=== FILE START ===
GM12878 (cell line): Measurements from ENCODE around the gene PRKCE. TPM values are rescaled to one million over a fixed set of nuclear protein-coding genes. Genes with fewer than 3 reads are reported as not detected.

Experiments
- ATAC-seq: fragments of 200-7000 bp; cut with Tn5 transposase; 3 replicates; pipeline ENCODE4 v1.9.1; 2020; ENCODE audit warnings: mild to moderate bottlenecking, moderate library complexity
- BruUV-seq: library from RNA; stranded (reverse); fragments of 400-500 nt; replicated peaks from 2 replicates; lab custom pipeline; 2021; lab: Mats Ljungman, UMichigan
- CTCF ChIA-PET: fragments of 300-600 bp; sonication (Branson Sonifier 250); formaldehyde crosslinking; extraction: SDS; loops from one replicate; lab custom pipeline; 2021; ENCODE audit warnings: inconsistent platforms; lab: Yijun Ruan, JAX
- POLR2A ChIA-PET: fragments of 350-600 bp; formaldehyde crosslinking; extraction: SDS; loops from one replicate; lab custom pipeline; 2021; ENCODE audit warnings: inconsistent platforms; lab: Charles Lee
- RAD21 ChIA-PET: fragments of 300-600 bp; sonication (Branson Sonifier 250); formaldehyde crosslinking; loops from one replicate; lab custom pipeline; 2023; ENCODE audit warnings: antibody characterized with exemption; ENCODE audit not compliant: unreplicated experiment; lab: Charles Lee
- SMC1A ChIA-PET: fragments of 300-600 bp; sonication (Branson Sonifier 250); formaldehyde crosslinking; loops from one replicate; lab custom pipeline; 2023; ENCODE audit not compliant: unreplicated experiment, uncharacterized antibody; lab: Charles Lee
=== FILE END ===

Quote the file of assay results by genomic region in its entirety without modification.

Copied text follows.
GM12878 (cell line): Measurements from ENCODE around the gene PRKCE. TPM values are rescaled to one million over a fixed set of nuclear protein-coding genes. Genes with fewer than 3 reads are reported as not detected.

Experiments
- ATAC-seq: fragments of 200-7000 bp; cut with Tn5 transposase; 3 replicates; pipeline ENCODE4 v1.9.1; 2020; ENCODE audit warnings: mild to moderate bottlenecking, moderate library complexity
- BruUV-seq: library from RNA; stranded (reverse); fragments of 400-500 nt; replicated peaks from 2 replicates; lab custom pipeline; 2021; lab: Mats Ljungman, UMichigan
- CTCF ChIA-PET: fragments of 300-600 bp; sonication (Branson Sonifier 250); formaldehyde crosslinking; extraction: SDS; loops from one replicate; lab custom pipeline; 2021; ENCODE audit warnings: inconsistent platforms; lab: Yijun Ruan, JAX
- POLR2A ChIA-PET: fragments of 350-600 bp; formaldehyde crosslinking; extraction: SDS; loops from one replicate; lab custom pipeline; 2021; ENCODE audit warnings: inconsistent platforms; lab: Charles Lee
- RAD21 ChIA-PET: fragments of 300-600 bp; sonication (Branson Sonifier 250); formaldehyde crosslinking; loops from one replicate; lab custom pipeline; 2023; ENCODE audit warnings: antibody characterized with exemption; ENCODE audit not compliant: unreplicated experiment; lab: Charles Lee
- SMC1A ChIA-PET: fragments of 300-600 bp; sonication (Branson Sonifier 250); formaldehyde crosslinking; loops from one replicate; lab custom pipeline; 2023; ENCODE audit not compliant: unreplicated experiment, uncharacterized antibody; lab: Charles Lee